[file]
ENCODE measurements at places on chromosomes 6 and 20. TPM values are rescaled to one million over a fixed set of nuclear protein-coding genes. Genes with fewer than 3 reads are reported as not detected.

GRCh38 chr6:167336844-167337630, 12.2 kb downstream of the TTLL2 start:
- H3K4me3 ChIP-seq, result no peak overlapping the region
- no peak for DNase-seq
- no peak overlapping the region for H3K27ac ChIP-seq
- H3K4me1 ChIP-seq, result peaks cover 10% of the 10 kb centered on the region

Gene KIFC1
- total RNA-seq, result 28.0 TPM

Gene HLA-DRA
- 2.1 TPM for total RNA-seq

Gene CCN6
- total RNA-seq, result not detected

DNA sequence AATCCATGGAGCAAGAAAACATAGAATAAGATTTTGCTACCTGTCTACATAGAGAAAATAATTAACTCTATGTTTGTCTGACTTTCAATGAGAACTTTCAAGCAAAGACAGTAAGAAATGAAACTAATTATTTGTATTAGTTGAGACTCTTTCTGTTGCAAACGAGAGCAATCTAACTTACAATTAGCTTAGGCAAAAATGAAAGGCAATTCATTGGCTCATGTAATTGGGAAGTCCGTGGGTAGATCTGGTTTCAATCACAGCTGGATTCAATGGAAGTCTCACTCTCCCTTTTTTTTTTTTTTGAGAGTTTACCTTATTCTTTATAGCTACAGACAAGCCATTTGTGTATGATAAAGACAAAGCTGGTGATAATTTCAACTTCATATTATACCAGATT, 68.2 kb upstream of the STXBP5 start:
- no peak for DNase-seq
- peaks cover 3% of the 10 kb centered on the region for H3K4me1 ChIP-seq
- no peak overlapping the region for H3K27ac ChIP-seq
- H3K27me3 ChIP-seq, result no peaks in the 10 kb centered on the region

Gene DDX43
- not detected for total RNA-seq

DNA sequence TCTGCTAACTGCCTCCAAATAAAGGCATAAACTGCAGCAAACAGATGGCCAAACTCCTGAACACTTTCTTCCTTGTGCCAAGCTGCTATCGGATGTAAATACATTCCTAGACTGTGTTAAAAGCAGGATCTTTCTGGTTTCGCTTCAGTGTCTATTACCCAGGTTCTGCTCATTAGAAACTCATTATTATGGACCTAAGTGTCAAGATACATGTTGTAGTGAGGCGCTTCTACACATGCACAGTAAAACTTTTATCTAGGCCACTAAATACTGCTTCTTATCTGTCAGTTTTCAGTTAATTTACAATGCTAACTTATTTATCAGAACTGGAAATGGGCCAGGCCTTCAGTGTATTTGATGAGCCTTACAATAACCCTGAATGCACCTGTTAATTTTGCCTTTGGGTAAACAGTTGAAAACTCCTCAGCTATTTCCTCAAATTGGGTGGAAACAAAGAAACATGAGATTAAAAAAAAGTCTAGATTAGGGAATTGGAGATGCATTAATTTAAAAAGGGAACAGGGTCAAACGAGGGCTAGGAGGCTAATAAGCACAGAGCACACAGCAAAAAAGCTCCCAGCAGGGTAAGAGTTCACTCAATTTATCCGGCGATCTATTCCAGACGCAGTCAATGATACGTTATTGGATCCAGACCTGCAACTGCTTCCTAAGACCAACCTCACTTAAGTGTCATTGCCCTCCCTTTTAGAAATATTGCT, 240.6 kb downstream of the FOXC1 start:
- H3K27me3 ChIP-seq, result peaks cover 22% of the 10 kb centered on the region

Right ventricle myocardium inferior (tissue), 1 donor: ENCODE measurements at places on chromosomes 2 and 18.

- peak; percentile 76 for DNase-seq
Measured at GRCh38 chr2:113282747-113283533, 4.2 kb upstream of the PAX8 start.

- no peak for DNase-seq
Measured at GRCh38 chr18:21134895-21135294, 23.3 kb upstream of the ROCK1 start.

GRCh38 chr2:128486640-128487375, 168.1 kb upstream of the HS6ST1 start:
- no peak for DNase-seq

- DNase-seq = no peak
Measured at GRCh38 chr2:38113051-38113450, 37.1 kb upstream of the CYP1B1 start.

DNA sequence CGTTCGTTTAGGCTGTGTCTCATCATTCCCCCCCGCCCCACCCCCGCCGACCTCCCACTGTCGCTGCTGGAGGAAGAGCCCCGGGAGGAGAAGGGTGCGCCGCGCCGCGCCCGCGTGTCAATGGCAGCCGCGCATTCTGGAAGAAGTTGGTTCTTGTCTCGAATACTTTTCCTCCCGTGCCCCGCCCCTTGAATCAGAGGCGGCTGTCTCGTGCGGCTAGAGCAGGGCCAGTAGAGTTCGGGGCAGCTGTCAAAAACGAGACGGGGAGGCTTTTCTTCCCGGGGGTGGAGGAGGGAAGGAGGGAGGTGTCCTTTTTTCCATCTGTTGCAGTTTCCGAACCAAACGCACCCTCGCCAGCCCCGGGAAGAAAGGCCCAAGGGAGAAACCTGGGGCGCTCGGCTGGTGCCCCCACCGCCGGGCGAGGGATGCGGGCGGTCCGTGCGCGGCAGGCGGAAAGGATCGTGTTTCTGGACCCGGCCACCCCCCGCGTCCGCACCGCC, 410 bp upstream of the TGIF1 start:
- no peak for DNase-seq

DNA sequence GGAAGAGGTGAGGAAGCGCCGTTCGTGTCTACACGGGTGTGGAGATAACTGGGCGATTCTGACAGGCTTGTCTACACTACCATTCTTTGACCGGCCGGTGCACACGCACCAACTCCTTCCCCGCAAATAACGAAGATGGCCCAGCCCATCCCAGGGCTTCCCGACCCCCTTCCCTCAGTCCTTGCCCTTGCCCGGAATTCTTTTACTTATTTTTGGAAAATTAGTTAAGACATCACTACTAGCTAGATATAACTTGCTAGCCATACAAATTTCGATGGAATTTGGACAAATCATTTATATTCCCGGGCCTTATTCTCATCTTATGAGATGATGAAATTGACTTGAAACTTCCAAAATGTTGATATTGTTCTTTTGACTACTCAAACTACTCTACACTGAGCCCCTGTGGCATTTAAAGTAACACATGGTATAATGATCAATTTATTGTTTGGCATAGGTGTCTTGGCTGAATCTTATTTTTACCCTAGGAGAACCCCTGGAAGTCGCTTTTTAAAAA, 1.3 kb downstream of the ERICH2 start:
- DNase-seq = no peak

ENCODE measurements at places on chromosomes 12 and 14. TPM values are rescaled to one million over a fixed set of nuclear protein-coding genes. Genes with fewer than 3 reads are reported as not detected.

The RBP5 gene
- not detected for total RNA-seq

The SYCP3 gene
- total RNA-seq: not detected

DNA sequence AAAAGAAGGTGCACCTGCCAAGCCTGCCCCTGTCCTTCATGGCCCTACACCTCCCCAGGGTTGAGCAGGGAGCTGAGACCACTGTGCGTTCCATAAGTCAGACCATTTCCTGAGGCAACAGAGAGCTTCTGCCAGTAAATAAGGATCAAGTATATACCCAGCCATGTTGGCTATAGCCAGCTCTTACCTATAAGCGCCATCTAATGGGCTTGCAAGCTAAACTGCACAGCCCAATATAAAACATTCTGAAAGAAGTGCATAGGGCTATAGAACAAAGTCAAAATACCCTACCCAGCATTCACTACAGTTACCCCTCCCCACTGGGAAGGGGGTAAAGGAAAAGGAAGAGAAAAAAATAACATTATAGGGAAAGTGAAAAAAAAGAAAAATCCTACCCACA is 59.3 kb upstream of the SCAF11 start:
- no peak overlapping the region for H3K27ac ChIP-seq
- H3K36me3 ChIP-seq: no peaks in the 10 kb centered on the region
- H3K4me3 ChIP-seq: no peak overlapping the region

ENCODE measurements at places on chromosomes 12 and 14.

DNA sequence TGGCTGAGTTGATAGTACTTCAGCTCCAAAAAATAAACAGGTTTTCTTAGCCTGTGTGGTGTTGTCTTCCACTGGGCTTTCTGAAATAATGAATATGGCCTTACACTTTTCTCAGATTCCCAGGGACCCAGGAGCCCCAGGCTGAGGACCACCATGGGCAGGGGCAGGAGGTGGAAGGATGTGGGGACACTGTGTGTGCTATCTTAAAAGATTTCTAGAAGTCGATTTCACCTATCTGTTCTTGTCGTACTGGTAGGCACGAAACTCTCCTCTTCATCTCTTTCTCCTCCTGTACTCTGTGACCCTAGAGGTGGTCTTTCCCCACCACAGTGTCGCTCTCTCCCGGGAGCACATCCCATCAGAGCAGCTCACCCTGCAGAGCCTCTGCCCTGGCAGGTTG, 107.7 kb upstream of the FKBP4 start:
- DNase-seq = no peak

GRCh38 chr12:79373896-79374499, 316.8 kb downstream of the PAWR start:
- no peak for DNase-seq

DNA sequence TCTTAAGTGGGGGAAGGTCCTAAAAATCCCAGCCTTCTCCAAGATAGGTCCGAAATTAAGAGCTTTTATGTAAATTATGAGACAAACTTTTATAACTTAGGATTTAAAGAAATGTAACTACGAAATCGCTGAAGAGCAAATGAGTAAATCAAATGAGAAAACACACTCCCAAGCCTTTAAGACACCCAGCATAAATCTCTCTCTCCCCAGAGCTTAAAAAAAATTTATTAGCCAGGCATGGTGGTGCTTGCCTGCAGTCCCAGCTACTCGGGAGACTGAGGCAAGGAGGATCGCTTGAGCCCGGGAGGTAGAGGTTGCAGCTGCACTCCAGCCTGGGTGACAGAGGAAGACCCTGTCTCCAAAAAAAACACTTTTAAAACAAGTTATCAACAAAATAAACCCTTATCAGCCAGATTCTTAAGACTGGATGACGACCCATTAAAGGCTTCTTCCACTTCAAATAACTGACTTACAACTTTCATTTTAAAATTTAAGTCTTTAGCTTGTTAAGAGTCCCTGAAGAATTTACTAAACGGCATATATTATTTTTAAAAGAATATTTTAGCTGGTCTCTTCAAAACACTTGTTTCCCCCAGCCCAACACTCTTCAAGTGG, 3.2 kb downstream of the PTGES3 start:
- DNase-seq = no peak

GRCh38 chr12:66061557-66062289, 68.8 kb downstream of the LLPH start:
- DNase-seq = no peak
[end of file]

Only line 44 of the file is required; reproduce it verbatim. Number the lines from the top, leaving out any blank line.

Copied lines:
ENCODE measurements at places on chromosomes 12 and 14.